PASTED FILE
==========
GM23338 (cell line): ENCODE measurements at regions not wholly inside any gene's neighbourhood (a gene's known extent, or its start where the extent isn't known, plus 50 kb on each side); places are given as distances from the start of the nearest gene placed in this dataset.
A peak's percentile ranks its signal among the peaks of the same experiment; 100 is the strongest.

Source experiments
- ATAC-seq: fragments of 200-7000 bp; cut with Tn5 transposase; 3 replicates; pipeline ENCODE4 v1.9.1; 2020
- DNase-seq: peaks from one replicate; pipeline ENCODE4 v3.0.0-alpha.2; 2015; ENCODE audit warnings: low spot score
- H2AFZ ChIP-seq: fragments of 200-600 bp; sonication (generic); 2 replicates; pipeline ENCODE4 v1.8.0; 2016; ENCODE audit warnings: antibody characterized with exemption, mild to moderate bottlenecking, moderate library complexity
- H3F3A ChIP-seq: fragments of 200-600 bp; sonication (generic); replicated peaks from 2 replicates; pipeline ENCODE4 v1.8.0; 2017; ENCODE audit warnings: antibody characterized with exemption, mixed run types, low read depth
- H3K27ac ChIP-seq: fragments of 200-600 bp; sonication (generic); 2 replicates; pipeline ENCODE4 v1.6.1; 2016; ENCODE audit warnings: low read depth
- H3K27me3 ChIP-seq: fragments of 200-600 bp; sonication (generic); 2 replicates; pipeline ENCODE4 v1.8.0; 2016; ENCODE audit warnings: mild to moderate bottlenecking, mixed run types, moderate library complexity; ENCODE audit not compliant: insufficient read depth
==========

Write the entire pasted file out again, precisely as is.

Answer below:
GM23338 (cell line): ENCODE measurements at regions not wholly inside any gene's neighbourhood (a gene's known extent, or its start where the extent isn't known, plus 50 kb on each side); places are given as distances from the start of the nearest gene placed in this dataset.
A peak's percentile ranks its signal among the peaks of the same experiment; 100 is the strongest.

Source experiments
- ATAC-seq: fragments of 200-7000 bp; cut with Tn5 transposase; 3 replicates; pipeline ENCODE4 v1.9.1; 2020
- DNase-seq: peaks from one replicate; pipeline ENCODE4 v3.0.0-alpha.2; 2015; ENCODE audit warnings: low spot score
- H2AFZ ChIP-seq: fragments of 200-600 bp; sonication (generic); 2 replicates; pipeline ENCODE4 v1.8.0; 2016; ENCODE audit warnings: antibody characterized with exemption, mild to moderate bottlenecking, moderate library complexity
- H3F3A ChIP-seq: fragments of 200-600 bp; sonication (generic); replicated peaks from 2 replicates; pipeline ENCODE4 v1.8.0; 2017; ENCODE audit warnings: antibody characterized with exemption, mixed run types, low read depth
- H3K27ac ChIP-seq: fragments of 200-600 bp; sonication (generic); 2 replicates; pipeline ENCODE4 v1.6.1; 2016; ENCODE audit warnings: low read depth
- H3K27me3 ChIP-seq: fragments of 200-600 bp; sonication (generic); 2 replicates; pipeline ENCODE4 v1.8.0; 2016; ENCODE audit warnings: mild to moderate bottlenecking, mixed run types, moderate library complexity; ENCODE audit not compliant: insufficient read depth